The story behind our amazing beef

Tuesday 8th March, 2016


We're always pretty excited with the quality of our Koallah Farm beef, but we're extra excited this week with one of our newly bred lines reaching the processing weight.

Traditionally, we've grown mostly Shorthorn Hereford Cross cattle at the farm, but in the past year we've begun crossing our Hereford Cross cows with Charolais bulls. Pictured are the first lot these 10 month-old Charolais Hereford Cross cattle ready for processing today.

Our Simply Free Range moto is 'meat, the way nature intended' and we mean every word of it. These beef cattle were bred naturally in their paddock, with their mothers covered by a bull. The mothers carried them in our paddocks at a ratio of one cow and one calf to three acres. In addition to pasture, the cattle receive hay and silage harvested from our properties.

When calving time approaches, our cows are checked at 5.30am, midday, at 5pm and again at 10pm. If we need to render assistance with a calving we do, but in the vast majority of cases the calves are born naturally in their paddocks.

The first 24 hours are very important for a calf, which needs a good feed of its mother's colostrum. Colostrum contains important antibodies which protect the calf from disease. While some farmers intervene in this process, we leave it to nature and the success rate is excellent.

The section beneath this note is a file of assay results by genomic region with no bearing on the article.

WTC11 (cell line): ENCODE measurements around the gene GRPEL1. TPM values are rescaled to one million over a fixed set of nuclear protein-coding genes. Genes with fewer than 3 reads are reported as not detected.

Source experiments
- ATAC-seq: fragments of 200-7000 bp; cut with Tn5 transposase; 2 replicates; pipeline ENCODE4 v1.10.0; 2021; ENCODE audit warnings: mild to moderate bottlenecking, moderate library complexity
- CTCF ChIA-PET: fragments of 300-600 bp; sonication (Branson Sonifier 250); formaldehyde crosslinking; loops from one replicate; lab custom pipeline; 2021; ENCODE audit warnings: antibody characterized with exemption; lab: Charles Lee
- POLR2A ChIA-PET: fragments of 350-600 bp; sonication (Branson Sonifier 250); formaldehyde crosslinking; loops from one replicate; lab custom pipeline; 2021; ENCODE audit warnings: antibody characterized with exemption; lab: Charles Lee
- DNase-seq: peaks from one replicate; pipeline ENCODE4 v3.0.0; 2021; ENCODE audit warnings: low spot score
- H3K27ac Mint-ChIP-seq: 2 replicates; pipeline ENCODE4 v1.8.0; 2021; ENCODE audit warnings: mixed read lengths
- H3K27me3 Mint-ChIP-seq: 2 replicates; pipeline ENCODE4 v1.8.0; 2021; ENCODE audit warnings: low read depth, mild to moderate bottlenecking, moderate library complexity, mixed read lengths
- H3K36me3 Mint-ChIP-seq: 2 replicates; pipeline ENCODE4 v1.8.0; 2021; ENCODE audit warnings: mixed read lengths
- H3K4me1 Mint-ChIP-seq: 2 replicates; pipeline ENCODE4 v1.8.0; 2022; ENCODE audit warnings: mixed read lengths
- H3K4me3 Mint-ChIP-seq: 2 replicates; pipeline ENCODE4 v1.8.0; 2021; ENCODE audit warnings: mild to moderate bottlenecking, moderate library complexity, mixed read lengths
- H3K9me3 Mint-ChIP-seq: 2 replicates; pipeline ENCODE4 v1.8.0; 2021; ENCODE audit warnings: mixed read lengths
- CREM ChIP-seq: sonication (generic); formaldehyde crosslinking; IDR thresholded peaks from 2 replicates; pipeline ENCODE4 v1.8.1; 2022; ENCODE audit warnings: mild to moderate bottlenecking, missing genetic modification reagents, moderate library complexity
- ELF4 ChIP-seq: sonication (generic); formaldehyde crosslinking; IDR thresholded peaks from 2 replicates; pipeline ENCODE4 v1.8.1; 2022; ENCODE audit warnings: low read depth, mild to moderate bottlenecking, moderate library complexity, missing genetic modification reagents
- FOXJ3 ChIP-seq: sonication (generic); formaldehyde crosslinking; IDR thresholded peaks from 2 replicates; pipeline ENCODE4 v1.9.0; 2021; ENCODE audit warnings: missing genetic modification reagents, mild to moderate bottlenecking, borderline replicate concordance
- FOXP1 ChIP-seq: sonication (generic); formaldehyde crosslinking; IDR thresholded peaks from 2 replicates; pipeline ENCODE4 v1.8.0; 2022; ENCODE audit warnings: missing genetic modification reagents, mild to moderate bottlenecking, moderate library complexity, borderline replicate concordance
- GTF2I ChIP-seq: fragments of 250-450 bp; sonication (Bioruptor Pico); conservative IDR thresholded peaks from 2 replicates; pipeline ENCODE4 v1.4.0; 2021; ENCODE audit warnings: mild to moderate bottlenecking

After about three weeks the calves will begin to eat grass from the paddocks and hay and silage when they want to. They remain with their mother and drink from her right through to processing. The cattle pictured here, for processing today, fed from their mothers until yesterday.

Sometimes seasonal conditions can make it very difficult to grow beef cattle to the standard our customers deserve.

If necessary, we can now supplement their feed with a specially designed pellet that meets pasture-fed certification guidelines. These animals didn't require it and reached our target 420kg weight on their mother's milk, pasture and fodder alone.

These cattle were separated from their mothers late yesterday and travelled less than 2km to our on-farm boutique abattoir at Koallah Farm. They spent last night together in a large soft floor pen. Cattle that spend nights on concrete can become stressed and get quite sore hooves and legs which can impact meat tenderness.

They were handled respectfully and processed by our own staff in our accredited facility at 6am this morning. The carcasses will be aged for about 10 days before being butchered for online orders and our shops in Mt Waverley and Rosanna.

Incidentally, their mothers are already about seven months pregnant with their next calf. They now dry off naturally and have two months to put all their energy into the health of their new calf before it is born and the process starts again.

So that's what we mean when we talk about pasture fed, free range beef. To us it means no antibiotics, no added hormones and plenty of wide open space where nature can take its course.

 

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